March 27, 2015 11:30 am -

[su_right_ad]Rules put in place after 9/11 about entering a cockpit stood in the way of the Germanwings pilot being able to get back in and possibly save the day.

A leading aviation security expert has condemned the rules on cockpit access as a “knee-jerk reaction to the events of 9/11” – which, he says, enabled the Germanwings co-pilot to commit the mass murder of the 149 other people on Flight 4U 9525.
Philip Baum, the editor of Aviation Security International magazine, said: “From the moment it became apparent that the Germanwings flight had made a controlled descent… with no Mayday, one feared that either pilot suicide or a hijack was the cause. The ill-thought reinforced cockpit door has had catastrophic consequences.”

Andreas Lubitz used his expertise to lock the captain out of the flight deck of the Airbus A320. He knew that the procedures implemented since 11 September 2001 enabled someone on the flight deck to take total control…

After the terrorist attacks, airlines began to install reinforced doors. Costing hundreds of thousands of pounds each, they are intruder-proof and bullet-proof. The system includes a keypad that is intended to allow authorised crew to enter the flight deck if the pilots become incapacitated. But a promotional video made by Airbus demonstrates how easy it is to deny access even to fellow crew who know the emergency code.

With a flick of a switch, someone with ill intent can deny access for a minimum of five minutes. Given that it was several minutes after leaving the flight deck before the locked-out captain would have begun the procedure for gaining access, the co-pilot had time to carry out his plan to crash the aircraft.[su_fb]


D.B. Hirsch
D.B. Hirsch is a political activist, news junkie, and retired ad copy writer and spin doctor. He lives in Brooklyn, New York.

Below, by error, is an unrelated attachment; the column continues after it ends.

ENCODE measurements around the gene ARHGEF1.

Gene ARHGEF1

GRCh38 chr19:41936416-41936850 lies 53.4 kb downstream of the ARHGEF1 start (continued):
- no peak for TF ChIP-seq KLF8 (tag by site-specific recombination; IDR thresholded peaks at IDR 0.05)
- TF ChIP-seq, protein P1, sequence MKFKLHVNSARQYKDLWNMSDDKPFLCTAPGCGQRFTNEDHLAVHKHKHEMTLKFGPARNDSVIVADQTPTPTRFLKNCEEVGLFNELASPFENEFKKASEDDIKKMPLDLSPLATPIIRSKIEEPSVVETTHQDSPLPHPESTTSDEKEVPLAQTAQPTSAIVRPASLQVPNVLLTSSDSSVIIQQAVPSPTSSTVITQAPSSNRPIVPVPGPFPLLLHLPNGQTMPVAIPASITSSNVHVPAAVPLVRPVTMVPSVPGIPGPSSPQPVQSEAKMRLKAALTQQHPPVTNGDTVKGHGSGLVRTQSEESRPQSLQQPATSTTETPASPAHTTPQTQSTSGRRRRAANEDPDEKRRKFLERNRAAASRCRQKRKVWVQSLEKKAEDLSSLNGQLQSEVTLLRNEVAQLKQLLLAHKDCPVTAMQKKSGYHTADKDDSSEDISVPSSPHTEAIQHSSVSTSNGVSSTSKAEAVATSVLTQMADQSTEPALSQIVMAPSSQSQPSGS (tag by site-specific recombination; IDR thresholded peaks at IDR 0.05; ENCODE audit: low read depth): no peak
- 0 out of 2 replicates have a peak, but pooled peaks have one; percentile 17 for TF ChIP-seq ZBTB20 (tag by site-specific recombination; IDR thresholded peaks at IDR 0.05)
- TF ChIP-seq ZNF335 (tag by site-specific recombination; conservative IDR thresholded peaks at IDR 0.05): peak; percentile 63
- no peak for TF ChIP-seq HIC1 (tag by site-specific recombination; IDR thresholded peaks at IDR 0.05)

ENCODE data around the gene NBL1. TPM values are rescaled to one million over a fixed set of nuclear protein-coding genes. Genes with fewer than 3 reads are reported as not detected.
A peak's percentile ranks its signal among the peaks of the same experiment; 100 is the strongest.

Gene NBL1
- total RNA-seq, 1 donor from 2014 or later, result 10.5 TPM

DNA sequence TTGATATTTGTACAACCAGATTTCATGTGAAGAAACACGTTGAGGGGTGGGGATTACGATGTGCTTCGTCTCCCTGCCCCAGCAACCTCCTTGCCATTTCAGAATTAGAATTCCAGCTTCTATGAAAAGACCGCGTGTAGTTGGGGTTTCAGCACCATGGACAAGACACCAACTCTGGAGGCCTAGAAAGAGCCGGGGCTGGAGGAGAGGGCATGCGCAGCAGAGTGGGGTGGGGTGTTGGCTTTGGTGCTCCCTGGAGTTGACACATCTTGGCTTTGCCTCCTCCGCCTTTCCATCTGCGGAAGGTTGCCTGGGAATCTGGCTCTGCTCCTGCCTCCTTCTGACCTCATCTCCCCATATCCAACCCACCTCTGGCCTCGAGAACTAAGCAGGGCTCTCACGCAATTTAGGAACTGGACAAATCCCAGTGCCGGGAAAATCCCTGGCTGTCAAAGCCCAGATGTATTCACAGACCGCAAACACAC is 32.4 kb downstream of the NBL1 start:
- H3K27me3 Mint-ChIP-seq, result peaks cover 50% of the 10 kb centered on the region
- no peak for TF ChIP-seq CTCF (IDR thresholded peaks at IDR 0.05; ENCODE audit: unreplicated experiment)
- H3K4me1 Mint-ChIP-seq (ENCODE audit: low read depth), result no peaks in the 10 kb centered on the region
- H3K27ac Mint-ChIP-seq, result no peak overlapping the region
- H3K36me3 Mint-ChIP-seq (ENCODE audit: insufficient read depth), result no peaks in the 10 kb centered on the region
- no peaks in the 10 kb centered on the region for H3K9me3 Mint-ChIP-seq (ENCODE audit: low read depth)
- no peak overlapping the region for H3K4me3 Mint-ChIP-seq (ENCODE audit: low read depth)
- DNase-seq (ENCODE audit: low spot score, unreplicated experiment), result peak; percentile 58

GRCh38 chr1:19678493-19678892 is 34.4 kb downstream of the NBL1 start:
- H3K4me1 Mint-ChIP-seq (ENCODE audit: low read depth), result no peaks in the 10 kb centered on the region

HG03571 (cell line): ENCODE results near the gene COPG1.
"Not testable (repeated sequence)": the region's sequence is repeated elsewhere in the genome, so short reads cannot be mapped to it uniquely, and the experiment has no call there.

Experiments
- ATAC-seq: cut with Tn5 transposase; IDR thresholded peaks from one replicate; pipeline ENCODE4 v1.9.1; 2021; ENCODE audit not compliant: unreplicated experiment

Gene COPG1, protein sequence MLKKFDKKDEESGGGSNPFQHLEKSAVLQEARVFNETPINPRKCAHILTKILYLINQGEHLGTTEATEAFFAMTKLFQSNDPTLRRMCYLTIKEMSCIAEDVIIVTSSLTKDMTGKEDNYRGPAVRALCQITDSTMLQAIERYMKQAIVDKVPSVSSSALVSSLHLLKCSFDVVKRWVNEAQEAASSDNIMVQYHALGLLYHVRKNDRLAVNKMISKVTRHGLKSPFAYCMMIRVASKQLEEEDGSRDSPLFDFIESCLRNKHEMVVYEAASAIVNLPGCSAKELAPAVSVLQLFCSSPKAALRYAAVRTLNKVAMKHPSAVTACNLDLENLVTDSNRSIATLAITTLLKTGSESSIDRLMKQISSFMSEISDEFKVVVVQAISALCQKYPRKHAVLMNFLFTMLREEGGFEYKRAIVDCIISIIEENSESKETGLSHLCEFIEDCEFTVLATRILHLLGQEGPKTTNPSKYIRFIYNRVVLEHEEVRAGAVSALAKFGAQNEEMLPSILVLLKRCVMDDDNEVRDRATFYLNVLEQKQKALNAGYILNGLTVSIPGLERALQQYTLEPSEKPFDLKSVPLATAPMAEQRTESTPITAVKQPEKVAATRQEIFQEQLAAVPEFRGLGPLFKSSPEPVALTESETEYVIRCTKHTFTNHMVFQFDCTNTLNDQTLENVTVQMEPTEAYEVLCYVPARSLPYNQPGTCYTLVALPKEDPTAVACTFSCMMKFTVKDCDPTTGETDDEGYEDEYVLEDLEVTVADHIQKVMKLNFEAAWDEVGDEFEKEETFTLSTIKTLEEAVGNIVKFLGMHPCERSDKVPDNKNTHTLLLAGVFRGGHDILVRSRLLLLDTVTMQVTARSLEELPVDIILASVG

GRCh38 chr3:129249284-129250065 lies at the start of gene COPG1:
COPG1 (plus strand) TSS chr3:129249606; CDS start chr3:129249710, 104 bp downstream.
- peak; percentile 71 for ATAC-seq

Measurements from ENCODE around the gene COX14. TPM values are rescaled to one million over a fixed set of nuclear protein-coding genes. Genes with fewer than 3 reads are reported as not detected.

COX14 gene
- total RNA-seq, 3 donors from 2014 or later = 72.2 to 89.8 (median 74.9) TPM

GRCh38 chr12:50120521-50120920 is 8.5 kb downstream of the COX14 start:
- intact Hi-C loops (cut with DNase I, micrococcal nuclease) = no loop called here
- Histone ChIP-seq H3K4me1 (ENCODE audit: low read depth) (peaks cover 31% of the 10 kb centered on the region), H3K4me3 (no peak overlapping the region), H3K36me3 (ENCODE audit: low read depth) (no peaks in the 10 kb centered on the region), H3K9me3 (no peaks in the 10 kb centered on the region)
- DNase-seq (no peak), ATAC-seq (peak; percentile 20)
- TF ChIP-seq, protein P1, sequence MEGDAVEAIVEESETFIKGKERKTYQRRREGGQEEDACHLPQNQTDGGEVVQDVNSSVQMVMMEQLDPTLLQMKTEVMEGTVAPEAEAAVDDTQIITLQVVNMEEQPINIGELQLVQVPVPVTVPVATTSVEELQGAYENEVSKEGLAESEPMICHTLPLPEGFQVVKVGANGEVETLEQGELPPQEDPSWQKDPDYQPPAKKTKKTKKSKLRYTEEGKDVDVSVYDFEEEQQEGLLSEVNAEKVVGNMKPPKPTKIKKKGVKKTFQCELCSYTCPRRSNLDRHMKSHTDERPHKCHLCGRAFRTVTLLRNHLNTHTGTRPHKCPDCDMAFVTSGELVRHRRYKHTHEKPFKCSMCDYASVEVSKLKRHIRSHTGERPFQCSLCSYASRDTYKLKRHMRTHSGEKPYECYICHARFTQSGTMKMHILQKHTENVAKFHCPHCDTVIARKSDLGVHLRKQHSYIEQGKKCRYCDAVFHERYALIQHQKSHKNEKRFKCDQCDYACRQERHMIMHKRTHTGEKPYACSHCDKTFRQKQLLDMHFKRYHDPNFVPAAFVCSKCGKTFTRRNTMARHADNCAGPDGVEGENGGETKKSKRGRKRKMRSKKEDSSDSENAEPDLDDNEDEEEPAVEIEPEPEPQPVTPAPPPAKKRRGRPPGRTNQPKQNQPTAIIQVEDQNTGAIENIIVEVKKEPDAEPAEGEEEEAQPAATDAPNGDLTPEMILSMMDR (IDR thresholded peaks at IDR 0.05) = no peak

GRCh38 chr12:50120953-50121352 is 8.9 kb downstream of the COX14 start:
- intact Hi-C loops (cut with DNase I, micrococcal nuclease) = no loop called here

10 responses to Knee-Jerk Reaction To 9/11 Led To Mass Murder

  1. MIke March 27th, 2015 at 11:33 am

    the Rule is a good rule – what you are doing is risking 1 cleared person(in this case he slipped through the cracks) for 150 un-cleared persons with access to the cockpit.

    • Aielyn March 27th, 2015 at 12:54 pm

      Consider three different scenarios.

      1. The current system is in place. A terrorist is on board, wishing to cause the plane to crash. The door gets locked. What does the terrorist do? a) Sit back down and wait to land. b) Try to force their way into the cockpit. c) Find another way to sabotage the plane. If you chose (c), then you are right.

      2. The current system is in place. The co-pilot has an unexpected heart attack while the pilot is in the toilet. Nobody can enter the cockpit. What happens? a) The plane crashes. b) The plane crashes. c) The plane crashes.

      3. Same as 1, but instead of the current system, they have a keycode entry with a safety code – if that code is entered, it alerts the cockpit that the person seeking entry isn’t a friendly, allowing the pilot and/or co-pilot to deal with the threat rather than being surprised by it. Does the terrorist have any more of a chance to get in and crash the plane? a) Yes, but the risk is minimal. b) No, not really. I don’t even think I need to provide an option (c).

      In other words, if instead of going for the knee-jerk reaction, they had thought about it, they could have designed a sensible security system that would work just as well while not putting lives at risk.